2. Sometimes it comes from absence of love. It is love that makes the other graces grow and bring forth fruit. Love is warmth and life when inspired by Christ. Let me say also that I wanted to speak of lives in a human sense blighted, and there are some such. Why? Because love is absent; they are treated coldly, contemptuously, cruelly; the fire of love, at first damped, has now died out in their hearts; they know, they feel it is. Mated to coarseness and rudeness, with the first thin superficial refinement and tenderness all worn away, they find life worse than a blank - it is a bitter, bitter bondage to the selfishness and tyranny of others. Poor heart! God help thee wherever thou art. Love can bear much and hope on. But when love's ashes are white, life is blighted indeed.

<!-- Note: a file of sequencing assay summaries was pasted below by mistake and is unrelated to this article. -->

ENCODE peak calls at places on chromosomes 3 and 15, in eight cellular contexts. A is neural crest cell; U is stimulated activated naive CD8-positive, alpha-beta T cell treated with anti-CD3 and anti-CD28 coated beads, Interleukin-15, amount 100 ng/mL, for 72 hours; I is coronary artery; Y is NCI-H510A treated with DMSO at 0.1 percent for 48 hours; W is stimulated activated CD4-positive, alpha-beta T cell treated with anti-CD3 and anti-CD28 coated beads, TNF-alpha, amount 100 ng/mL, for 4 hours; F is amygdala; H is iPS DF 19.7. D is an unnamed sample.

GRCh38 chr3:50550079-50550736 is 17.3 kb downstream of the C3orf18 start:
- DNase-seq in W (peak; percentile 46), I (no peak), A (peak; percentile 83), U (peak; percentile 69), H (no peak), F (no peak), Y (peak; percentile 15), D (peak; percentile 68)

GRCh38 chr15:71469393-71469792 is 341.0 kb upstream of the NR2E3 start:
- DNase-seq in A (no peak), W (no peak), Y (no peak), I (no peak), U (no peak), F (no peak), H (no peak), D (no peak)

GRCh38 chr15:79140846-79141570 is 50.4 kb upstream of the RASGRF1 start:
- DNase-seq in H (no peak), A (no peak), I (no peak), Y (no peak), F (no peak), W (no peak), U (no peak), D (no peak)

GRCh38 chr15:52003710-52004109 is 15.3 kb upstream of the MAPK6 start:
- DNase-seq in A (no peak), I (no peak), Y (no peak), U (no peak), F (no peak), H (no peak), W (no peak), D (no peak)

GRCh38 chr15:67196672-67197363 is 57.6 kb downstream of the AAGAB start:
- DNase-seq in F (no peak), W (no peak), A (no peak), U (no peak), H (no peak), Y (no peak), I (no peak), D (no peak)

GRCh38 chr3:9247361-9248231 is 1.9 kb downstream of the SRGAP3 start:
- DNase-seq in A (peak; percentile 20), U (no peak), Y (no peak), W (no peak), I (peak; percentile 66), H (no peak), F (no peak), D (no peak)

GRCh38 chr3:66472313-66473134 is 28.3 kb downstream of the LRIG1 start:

3. Sometimes it comes from indifference. Let it alone. That is enough. Leave religion to take care of itself. Then, like the best garden, it soon becomes desolate.

III. WASTED LIVES ARE REPARABLE ONLY BY REDEMPTION. In the body there is a kind of self-healing after sickness. Not so with the soul; that requires a Divine Physician.

1. Christ does more than forgive. He renews and restores. Perhaps you desire now that God should restore unto you the joy of salvation. You are sad about your own fruitlessness. So little peace and joy in the Holy Ghost. Then, just as spring - sweet spring - comes in time, and the tender herb appears, and Nature puts on her new garment of beauty, rejoicing to have her incense-cup filled again by the hand of the Most High, so you desire that new graces should spring forth. Christ can make you abound with life through the abundant grace which he is waiting to bestow.